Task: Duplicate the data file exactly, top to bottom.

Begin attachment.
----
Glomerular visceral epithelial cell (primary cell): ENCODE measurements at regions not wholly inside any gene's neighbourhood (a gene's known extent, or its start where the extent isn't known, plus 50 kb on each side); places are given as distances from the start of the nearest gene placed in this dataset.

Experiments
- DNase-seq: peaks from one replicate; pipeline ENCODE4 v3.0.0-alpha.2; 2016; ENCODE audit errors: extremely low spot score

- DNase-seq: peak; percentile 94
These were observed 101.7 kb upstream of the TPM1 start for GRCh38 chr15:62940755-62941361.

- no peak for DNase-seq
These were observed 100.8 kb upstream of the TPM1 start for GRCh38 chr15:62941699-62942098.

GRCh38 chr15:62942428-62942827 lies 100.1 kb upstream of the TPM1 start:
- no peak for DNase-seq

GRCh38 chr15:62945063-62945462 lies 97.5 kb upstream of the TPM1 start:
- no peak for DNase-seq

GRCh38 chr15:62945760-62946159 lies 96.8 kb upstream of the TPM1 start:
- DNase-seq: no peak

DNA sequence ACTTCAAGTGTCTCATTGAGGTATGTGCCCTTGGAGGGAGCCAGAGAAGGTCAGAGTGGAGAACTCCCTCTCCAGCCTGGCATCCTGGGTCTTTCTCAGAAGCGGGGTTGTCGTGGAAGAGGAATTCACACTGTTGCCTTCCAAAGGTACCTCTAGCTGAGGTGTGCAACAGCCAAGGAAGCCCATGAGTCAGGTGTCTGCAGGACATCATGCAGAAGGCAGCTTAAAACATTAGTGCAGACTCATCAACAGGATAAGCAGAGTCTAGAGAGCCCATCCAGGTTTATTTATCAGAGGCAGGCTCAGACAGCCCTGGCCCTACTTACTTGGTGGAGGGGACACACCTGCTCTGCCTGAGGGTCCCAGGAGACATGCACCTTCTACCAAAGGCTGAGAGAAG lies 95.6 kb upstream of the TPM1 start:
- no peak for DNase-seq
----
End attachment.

Glomerular visceral epithelial cell (primary cell): ENCODE measurements at regions not wholly inside any gene's neighbourhood (a gene's known extent, or its start where the extent isn't known, plus 50 kb on each side); places are given as distances from the start of the nearest gene placed in this dataset.

Experiments
- DNase-seq: peaks from one replicate; pipeline ENCODE4 v3.0.0-alpha.2; 2016; ENCODE audit errors: extremely low spot score

- DNase-seq: peak; percentile 94
These were observed 101.7 kb upstream of the TPM1 start for GRCh38 chr15:62940755-62941361.

- no peak for DNase-seq
These were observed 100.8 kb upstream of the TPM1 start for GRCh38 chr15:62941699-62942098.

GRCh38 chr15:62942428-62942827 lies 100.1 kb upstream of the TPM1 start:
- no peak for DNase-seq

GRCh38 chr15:62945063-62945462 lies 97.5 kb upstream of the TPM1 start:
- no peak for DNase-seq

GRCh38 chr15:62945760-62946159 lies 96.8 kb upstream of the TPM1 start:
- DNase-seq: no peak

DNA sequence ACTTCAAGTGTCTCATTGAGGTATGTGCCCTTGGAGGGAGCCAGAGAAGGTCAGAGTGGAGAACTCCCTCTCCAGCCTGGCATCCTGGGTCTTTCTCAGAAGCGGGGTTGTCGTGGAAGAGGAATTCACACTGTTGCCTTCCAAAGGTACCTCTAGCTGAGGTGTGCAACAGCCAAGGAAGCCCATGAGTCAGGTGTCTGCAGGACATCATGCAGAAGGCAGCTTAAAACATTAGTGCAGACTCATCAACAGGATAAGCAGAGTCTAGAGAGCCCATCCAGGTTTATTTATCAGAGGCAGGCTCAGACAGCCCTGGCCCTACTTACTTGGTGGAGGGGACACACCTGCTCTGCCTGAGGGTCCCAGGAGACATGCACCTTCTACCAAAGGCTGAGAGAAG lies 95.6 kb upstream of the TPM1 start:
- no peak for DNase-seq